I do wish it saved projects like most programs though. I just want the projects on the external drives when I'm done for archiving and backup purposes.
And yes, I think Final Cut Pro X is a superior editor to Premiere. I only switched to Premiere because Premiere is far superior when it comes to color correcting and the features it has. But, once resolve is introduced into the work flow, I don't need any of those features, and then Final Cut becomes much better to use. Especially because I do so much multi cam and FCPX is the best with that.
I did try to use the multi cam in Resolve and it worked well it's just FCPX makes everything so easy to do. I like to be able to flip a switch and go from proxy back to original media.
Final Cut Pro X could easily be as good as resolve if they would put a color grading system like that in there. The NLE in resolve is very similar to FCPX, it's just like a dumbed down version of FCPX. But it seems Apple is doing nothing as far as putting color features in FCPX, not so much as even curves are in there.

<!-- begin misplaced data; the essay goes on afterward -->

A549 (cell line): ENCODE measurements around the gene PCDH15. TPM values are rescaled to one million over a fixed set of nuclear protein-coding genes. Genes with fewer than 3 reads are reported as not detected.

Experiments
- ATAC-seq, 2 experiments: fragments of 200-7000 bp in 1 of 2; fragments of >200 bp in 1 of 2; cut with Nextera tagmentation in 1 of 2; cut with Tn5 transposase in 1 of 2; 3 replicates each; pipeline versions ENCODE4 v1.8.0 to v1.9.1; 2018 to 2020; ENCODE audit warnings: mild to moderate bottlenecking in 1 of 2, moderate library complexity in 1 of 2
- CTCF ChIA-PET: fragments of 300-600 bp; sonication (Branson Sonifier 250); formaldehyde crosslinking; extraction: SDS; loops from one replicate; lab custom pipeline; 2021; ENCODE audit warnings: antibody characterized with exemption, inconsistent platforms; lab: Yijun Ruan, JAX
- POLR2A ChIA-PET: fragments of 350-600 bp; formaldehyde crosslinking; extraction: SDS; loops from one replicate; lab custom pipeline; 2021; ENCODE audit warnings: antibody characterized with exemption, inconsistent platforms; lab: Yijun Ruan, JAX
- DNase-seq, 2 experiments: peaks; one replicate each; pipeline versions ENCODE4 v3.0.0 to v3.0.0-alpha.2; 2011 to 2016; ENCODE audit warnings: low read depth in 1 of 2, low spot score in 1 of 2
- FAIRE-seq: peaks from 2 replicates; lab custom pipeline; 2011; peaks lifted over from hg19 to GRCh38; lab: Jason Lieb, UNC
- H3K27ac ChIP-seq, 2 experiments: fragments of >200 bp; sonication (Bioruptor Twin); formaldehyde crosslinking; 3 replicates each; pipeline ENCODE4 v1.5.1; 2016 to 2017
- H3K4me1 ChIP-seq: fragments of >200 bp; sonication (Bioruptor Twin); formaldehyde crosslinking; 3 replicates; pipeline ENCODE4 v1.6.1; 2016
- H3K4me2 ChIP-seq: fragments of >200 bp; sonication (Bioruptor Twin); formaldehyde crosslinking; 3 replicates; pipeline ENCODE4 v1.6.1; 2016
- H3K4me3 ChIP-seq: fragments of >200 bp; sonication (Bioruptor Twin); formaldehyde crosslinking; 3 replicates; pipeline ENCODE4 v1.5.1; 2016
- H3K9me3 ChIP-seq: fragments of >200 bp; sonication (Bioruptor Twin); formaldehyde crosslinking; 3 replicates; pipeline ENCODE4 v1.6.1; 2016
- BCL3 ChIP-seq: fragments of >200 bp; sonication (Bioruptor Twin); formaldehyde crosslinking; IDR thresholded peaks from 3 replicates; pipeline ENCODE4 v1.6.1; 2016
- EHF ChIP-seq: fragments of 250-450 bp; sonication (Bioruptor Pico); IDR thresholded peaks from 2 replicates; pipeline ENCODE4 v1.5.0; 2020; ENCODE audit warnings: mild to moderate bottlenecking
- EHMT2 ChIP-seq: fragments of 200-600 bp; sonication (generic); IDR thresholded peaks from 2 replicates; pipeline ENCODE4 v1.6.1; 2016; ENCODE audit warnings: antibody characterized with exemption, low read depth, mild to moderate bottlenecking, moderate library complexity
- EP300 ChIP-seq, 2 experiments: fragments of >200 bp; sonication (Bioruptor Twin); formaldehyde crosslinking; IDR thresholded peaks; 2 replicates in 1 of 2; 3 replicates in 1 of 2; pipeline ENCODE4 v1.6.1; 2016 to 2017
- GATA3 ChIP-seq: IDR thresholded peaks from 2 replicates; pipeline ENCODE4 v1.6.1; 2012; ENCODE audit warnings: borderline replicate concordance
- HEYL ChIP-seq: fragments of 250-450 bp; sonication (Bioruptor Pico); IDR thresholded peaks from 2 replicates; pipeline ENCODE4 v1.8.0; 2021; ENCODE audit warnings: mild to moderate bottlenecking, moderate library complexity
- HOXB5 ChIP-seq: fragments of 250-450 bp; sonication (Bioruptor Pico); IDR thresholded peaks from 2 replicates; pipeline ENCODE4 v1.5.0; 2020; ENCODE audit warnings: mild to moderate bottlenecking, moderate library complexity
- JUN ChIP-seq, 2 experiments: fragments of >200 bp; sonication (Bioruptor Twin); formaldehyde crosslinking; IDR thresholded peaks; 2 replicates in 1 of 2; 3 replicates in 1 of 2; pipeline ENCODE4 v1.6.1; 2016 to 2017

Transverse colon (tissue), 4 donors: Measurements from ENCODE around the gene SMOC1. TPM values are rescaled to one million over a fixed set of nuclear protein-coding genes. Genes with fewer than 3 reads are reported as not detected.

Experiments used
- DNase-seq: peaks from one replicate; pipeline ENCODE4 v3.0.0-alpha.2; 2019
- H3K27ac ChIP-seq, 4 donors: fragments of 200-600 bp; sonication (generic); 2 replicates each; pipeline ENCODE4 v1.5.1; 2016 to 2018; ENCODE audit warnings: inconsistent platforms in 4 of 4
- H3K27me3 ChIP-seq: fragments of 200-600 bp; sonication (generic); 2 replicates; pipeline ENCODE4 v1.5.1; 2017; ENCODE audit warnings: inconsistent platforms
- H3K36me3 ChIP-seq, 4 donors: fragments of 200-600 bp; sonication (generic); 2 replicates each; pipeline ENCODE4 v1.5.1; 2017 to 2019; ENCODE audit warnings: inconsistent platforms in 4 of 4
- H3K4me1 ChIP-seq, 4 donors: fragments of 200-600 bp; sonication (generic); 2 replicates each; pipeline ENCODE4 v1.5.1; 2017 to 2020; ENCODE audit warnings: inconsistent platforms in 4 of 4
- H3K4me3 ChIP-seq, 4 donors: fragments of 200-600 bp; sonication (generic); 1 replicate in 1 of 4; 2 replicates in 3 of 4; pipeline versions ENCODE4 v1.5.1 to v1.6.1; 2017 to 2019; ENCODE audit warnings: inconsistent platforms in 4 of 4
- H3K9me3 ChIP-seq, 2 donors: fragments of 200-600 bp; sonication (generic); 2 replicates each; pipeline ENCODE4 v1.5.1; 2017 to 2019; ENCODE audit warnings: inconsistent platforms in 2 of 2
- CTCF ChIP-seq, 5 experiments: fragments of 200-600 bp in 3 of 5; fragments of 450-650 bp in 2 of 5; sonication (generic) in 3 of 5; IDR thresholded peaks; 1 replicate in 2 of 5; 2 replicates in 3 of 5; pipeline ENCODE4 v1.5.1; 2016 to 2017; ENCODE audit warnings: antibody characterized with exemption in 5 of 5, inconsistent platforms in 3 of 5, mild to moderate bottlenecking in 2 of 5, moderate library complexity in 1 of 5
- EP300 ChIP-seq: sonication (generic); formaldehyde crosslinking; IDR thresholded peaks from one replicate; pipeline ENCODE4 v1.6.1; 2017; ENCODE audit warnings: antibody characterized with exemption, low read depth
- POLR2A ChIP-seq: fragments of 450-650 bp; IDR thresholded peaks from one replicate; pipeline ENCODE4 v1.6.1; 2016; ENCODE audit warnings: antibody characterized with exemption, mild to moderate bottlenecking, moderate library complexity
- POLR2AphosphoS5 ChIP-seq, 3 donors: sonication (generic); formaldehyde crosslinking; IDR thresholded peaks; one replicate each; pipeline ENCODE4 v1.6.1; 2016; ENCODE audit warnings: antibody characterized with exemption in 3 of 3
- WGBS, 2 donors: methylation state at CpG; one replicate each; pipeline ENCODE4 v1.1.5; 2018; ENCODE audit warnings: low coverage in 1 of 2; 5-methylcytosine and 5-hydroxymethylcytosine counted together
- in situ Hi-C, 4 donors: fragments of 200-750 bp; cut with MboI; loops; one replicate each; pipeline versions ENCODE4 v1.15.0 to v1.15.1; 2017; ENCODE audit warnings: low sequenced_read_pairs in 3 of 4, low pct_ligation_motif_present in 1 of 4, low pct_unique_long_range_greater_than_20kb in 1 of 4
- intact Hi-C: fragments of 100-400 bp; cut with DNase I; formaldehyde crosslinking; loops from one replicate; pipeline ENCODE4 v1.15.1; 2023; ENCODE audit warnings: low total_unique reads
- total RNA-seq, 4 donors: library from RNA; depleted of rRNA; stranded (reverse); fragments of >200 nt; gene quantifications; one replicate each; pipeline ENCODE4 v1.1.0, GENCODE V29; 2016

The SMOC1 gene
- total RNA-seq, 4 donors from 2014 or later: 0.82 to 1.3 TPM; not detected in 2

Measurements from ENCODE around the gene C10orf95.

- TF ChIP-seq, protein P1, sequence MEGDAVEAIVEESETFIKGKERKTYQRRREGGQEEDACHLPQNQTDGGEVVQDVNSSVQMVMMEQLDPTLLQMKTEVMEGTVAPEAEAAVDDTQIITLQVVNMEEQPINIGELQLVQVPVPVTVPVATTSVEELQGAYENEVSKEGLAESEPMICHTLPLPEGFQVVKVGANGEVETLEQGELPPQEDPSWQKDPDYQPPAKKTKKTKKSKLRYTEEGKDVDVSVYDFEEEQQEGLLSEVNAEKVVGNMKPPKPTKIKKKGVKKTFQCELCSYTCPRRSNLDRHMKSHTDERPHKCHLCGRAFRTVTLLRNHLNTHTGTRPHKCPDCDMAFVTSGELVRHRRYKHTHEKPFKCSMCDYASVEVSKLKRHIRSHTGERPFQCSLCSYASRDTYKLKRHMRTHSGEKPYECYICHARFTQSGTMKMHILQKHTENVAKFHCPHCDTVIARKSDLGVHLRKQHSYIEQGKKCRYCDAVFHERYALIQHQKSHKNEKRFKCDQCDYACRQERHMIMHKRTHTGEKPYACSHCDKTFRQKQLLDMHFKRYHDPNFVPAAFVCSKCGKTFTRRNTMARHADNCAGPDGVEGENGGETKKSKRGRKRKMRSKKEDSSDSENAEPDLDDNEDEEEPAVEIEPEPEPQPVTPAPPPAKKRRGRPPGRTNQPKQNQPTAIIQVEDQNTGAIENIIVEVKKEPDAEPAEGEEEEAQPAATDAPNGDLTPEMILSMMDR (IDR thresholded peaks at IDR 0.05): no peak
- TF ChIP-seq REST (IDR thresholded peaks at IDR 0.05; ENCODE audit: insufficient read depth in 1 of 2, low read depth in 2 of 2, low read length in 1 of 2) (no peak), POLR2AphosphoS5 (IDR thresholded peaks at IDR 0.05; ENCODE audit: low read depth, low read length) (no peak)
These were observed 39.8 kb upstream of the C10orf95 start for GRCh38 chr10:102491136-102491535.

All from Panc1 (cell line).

to export a project, you just right click on it in the home page and select export. Nothing to it. (you can also do it from the file page inside the project)
The projects themselves are simply saved on your hard drive, but I'm honestly not sure if you can just move it around to another version of the program and have it open...but again, exporting is too simple to not use.
As for the optimized media, you don't even need to flip a switch. Work with the optimized media, and when you are ready, go to the delivery page and output. Resolve will use the original media, unless you specifically ask it to "use optimized media" on export.